Enough, this isn't about sarcasm or "pay off yer own debt" anymore, it's gone way way past that.


    Link again:
    Finally, read this: https://voxday.blogspot.com/2021/07/but-what-about-me.html

    And this: https://voxday.blogspot.com/2021/07/the-student-debt-jubilee.html

    ReplyDelete
  11. 3rd and lasttime to try posting.

    172 comments

    The student debt jubilee
    A student-debt jubilee is absolutely necessary, it's just, and it's fair:

    Almost nobody is repaying their student loans

    In the 2020 CARES Act, Congress gave student-loan borrowers a temporary break from repaying their loans. President Trump extended that twice and President Biden once, with loan payments now set to resume Oct. 1, 2021.

    Borrowers could have kept paying if they wanted to, but almost nobody did. As Tom Lee of the American Action Forum recently explained, the portion of borrowers repaying their student loans dropped from 46% at the beginning of 2020 to 1% today. The portion of borrowers in forbearance rose from 10% to 57%. The rest include borrowers who are still in school, who have gotten deferments or who have defaulted.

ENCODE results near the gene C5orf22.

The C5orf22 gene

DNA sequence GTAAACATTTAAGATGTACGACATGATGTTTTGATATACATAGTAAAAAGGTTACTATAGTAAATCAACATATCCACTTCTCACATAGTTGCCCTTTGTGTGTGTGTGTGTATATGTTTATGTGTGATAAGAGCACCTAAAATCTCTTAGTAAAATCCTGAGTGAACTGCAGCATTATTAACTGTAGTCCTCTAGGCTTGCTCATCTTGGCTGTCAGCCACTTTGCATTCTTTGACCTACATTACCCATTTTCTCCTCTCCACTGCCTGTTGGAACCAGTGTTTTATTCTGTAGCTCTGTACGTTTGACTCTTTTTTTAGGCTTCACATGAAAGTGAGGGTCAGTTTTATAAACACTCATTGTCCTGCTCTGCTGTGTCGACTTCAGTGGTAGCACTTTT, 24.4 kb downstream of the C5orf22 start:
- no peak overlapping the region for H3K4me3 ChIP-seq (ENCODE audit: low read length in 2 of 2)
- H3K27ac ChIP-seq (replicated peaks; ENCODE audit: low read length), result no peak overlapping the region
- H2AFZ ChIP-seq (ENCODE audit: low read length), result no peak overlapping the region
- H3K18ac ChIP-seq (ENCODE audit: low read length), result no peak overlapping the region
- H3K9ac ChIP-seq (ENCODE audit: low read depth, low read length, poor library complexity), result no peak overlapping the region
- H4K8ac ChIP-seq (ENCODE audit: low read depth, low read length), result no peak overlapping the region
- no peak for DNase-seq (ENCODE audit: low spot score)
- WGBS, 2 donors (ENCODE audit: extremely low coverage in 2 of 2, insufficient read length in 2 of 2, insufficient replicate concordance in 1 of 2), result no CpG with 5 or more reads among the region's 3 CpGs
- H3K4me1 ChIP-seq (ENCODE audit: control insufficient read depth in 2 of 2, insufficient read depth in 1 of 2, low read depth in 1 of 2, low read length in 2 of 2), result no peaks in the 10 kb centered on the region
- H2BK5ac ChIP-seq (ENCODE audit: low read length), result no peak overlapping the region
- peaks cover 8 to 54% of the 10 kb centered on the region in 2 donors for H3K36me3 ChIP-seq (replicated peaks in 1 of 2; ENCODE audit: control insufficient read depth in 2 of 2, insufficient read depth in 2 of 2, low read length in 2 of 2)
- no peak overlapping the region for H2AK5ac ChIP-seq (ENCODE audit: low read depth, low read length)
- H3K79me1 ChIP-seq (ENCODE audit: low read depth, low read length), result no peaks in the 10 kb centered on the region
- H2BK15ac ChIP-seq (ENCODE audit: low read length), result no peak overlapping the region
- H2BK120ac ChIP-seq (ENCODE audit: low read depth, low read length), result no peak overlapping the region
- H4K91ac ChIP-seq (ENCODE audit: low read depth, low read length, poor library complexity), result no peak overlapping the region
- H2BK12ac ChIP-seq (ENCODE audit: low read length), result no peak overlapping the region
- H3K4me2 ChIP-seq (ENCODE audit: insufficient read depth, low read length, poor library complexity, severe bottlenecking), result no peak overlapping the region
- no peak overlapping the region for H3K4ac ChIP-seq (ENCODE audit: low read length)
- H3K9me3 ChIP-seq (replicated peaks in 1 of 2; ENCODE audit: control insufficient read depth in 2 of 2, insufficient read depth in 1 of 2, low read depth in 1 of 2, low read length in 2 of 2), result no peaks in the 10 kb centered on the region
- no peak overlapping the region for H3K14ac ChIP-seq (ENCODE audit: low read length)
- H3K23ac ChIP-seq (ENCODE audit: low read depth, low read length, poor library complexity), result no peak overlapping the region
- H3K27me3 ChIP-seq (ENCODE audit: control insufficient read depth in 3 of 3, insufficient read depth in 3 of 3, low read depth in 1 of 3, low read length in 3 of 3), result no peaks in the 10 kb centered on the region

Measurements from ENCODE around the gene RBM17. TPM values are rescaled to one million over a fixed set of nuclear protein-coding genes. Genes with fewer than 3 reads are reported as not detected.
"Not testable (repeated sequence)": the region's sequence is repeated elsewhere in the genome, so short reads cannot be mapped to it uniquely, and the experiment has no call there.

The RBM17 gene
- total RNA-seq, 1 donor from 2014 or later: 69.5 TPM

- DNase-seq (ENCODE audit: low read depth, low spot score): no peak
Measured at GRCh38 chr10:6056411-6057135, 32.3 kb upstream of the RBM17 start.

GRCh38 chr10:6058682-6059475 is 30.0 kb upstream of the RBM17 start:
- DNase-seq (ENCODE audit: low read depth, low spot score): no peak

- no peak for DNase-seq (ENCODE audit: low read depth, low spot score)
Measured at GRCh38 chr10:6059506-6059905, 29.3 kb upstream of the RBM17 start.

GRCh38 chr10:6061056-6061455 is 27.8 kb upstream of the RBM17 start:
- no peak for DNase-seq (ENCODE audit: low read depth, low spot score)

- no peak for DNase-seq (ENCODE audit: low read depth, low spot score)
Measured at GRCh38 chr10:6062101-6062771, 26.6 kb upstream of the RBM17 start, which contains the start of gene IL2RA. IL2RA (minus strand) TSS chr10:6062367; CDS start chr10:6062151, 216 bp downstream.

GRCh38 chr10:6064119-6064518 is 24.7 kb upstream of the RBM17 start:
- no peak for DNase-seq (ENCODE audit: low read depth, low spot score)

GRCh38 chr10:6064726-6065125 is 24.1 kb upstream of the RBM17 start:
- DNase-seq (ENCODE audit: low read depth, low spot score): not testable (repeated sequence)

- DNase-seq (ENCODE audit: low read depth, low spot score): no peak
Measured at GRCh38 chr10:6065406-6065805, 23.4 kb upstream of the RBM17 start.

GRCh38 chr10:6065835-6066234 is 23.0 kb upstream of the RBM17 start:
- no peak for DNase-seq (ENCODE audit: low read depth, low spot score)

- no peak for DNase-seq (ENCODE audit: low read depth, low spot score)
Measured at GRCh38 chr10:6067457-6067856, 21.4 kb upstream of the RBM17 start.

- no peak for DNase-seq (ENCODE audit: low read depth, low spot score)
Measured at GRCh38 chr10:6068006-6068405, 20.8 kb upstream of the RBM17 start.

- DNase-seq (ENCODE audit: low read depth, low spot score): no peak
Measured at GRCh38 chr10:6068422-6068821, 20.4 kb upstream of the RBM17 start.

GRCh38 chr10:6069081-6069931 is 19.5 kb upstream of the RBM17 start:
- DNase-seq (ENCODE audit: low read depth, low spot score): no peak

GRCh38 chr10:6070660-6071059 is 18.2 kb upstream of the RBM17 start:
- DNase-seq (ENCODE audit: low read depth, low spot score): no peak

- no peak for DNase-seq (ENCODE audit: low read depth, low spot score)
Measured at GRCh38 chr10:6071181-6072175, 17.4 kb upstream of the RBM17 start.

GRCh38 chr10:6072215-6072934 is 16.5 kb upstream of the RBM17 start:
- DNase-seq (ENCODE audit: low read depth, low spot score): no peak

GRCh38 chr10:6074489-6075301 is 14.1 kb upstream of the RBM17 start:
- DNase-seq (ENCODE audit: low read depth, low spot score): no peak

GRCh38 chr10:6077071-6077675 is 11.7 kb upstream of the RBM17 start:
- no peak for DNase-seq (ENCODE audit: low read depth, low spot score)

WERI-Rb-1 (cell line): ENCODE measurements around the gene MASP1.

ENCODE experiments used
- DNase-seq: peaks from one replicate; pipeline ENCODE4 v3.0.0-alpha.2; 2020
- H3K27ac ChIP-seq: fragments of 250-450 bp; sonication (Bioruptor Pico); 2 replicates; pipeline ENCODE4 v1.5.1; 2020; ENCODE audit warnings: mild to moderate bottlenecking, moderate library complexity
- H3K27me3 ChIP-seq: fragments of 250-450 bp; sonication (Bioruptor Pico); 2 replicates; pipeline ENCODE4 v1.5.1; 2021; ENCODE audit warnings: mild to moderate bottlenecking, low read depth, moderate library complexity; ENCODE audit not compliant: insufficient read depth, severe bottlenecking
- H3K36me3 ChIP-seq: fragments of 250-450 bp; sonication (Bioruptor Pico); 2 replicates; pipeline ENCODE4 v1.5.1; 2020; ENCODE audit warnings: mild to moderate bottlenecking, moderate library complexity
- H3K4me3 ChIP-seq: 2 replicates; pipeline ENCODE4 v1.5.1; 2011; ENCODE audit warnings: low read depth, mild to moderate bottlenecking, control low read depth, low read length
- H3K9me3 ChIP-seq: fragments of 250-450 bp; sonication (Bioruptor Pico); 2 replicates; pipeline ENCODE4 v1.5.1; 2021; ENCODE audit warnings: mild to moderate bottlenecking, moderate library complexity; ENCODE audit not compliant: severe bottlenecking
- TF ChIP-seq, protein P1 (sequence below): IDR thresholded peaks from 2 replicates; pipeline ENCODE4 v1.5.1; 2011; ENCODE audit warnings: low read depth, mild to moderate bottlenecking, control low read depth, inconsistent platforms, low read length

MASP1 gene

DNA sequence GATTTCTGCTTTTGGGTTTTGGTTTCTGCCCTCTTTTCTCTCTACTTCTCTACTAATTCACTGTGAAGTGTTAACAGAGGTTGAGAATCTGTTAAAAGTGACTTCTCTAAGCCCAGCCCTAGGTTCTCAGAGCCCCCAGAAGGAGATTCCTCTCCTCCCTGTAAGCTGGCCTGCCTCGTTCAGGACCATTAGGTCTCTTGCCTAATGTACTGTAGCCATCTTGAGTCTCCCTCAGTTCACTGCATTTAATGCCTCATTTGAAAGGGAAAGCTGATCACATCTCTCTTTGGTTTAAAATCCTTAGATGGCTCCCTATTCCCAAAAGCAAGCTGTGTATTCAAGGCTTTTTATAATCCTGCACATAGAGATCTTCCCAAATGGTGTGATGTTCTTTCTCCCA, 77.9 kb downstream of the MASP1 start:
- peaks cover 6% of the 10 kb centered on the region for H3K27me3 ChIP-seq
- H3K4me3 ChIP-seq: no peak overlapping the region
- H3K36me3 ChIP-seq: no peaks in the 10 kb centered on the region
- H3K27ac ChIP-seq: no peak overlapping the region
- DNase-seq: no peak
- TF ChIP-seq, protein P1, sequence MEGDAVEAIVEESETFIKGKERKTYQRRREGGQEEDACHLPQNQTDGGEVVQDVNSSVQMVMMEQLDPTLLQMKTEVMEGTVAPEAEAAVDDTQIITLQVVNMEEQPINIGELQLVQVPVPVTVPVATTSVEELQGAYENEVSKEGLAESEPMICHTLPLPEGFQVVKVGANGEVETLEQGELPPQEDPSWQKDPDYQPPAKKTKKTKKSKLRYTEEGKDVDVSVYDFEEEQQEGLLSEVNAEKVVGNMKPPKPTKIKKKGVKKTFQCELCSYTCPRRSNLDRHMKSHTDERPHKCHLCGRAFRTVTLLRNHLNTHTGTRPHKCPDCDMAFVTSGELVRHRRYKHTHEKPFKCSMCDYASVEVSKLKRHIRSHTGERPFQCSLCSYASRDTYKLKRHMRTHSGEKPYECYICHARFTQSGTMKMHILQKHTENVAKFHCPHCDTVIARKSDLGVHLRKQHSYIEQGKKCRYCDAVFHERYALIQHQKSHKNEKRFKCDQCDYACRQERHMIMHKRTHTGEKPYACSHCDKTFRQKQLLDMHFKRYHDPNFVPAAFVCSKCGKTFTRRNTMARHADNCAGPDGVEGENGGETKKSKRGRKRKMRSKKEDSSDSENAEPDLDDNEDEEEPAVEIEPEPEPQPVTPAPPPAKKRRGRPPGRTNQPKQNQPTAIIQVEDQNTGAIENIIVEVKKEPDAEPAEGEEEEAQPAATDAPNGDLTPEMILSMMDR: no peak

Now, I understand there are a lot of college graduates who will whine and complain about how THEY had grit and how THEY worked their way through school and how THEY pulled themselves up by their own bootstraps.

    Of course, these retards are all ignoring the rather pertinent fact that average annual college costs have increased 3,819% from 1964 to 2019.

    The Cost of College in 1964-65

    Average cost of public school: $261
    Average cost of private school: $1,160
    The Cost of College in 2018-2019
    Average cost of a four-year public school: $10,230
    Average cost of a four-year private school: $35,830
    Even if we adjust for inflation, the average annual cost of college in 1965 was $2,116.21 for public and $9,405.40 in 2019 dollars.
    So, what I propose, in the interest of taking into account the narcissistic feelings of those who are more concerned about fairness about the past than what is good for everyone who is a participant in today's economy, is to eliminate all student debts in excess of $4,000 for those who attended public schools and $20,000 for those who attended private schools.